Happy Nomad on February 11, 2013 at 12:18 PM

Saint Malachy prophecy says the next Pope (Petrus Romanus) will be the last before the End;

In the extreme persecution of the Holy Roman Church, there will sit [i.e., as bishop]. Peter the Roman, who will pasture his sheep in many tribulations: and when these things are finished, the city of seven hills will be destroyed, and the terrible judge will judge his people.
The End.”

Tough times ahead.

Terp Mole on February 11, 2013 at 12:23 PM

Who gives a damn. Catholic church has sided with the Devil for as long as live in the USA. The mere fact that Nancy Pelosi and her insane ilk have not been excommunicated at least a decade ago speaks volumes of the corruption of church hierarchs today. A religion led by such a corrupt, self serving bunch is not a religion I care to respect.

Archivarix on February 11, 2013 at 12:25 PM

…but was he sober?

KOOLAID2 on February 11, 2013 at 11:29 AM

I didn’t know that was a requirement to be Catholic; had I known it, I might not have Converted.

JFKY on February 11, 2013 at 12:27 PM

Who gives a damn. Catholic church has sided with the Devil for as long as live in the USA. The mere fact that Nancy Pelosi and her insane ilk have not been excommunicated at least a decade ago speaks volumes of the corruption of church hierarchs today. A religion led by such a corrupt, self serving bunch is not a religion I care to respect.

Archivarix on February 11, 2013 at 12:25 PM

You confuse the Rolls Royce with a few drunk drivers. Perhaps, if you bothered to seek the truth, you’d recognize that Christ hand-picked Judas. The Church, it’s sacraments, its sacred tradition, it dogma, are holy, many within may well be sinners—which is why Christ came down here in the first place. In the end Christ’s Holy Church will prevail, though many of its detractors may not fare so well.

Don L on February 11, 2013 at 12:45 PM

Maybe the next pope will be a woman. Perhaps a wise Latina.

hatecraft on February 11, 2013 at 12:51 PM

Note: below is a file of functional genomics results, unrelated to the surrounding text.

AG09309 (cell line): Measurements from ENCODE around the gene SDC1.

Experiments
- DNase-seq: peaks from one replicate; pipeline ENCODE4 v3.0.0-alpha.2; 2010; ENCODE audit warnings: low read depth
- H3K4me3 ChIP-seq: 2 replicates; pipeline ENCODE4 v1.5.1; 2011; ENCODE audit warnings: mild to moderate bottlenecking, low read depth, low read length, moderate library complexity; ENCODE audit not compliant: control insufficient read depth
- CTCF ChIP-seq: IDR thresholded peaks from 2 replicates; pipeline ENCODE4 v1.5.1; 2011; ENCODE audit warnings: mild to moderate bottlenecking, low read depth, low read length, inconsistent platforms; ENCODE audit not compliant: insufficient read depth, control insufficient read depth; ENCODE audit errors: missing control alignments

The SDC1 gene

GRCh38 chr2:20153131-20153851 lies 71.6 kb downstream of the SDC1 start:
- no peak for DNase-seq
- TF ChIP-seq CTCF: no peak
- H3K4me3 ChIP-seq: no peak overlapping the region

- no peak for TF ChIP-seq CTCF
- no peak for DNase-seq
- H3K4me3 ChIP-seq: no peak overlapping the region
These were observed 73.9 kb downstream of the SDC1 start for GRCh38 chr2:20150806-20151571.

hatecraft on February 11, 2013 at 12:51 PM

You forgot your sarc tag.

PatriotGal2257 on February 11, 2013 at 2:32 PM

Dolan doesn’t have a chance in becoming Pope. Anyone want to place a wager on that one. Too bad that there are only a handfull of Arab priests. My guess is that next priest will be Italian.

SC.Charlie on February 11, 2013 at 2:56 PM

Saint Malachy prophecy says the next Pope (Petrus Romanus) will be the last before the End;

“In the extreme persecution of the Holy Roman Church, there will sit [i.e., as bishop]. Peter the Roman, who will pasture his sheep in many tribulations: and when these things are finished, the city of seven hills will be destroyed, and the terrible judge will judge his people.
The End.”

Tough times ahead.

Terp Mole on February 11, 2013 at 12:23 PM

This particular prophecy has placed the College of Cardinals in something of a dilemma. A large number are adamant that the next Pope not be named Peter in order to avoid the implications of fulfilling Mallachy’s prophecy. As one can see the implications are dire indeed, for the Church and for the World. It’s hard to interpret “tribulations” and “destroyed” in a positive light.

Unfortunately for the College, one of their leading candidates for Pope would have been Cardinal Peter Turkson of Ghana. Would have been, were his name not PETER, the very name certain to send nervous chills down the spines of many in the Papal Conclave. Still there is a strong push to make Cardinal Turkson the first Black Pope, the very election of whom would signal to the world the inclusiveness of the Catholic Church.

So do they ignore the ancient prophecies, throw caution to the wind and elect Cardinal Peter Turkson in a bid to reach out to the world?, or do they attempt to fully abrogate the prophecy by electing someone with no connection whatsoever with either Peter or Rome, thereby forestalling the fulfillment of Malachy’s prophecies.

Tough times ahead, indeed!

ariel on February 11, 2013 at 4:32 PM

This particular prophecy has placed the College of Cardinals in something of a dilemma. A large number are adamant that the next Pope not be named Peter in order to avoid the implications of fulfilling Mallachy’s prophecy. As one can see the implications are dire indeed, for the Church and for the World. It’s hard to interpret “tribulations” and “destroyed” in a positive light.

The College of Cardinals is unlikely to take Saint Malachi’s prophecies seriously, and will likely attempt to elect a Pope who can best unify the Church under the conditions it faces today. The fact that a Cardinal has the first name Peter will probably not influence their decision, since most elected Popes use a different name for their Papacy, usually in honor of a saint or previous Pope whose legacy they admire and want to imitate.

For example, Benedict XVI’s real name was Joseph (Ratzinger), but there has never been a Pope Joseph, as most Popes have too much humility to take the name of the Virgin Mary’s husband. He took the name Benedict out of admiration for Saint Benedict, the Benedictine theology, and the previous Pope Benedict whose Papacy was during World War I.

Steve Z on February 12, 2013 at 9:39 AM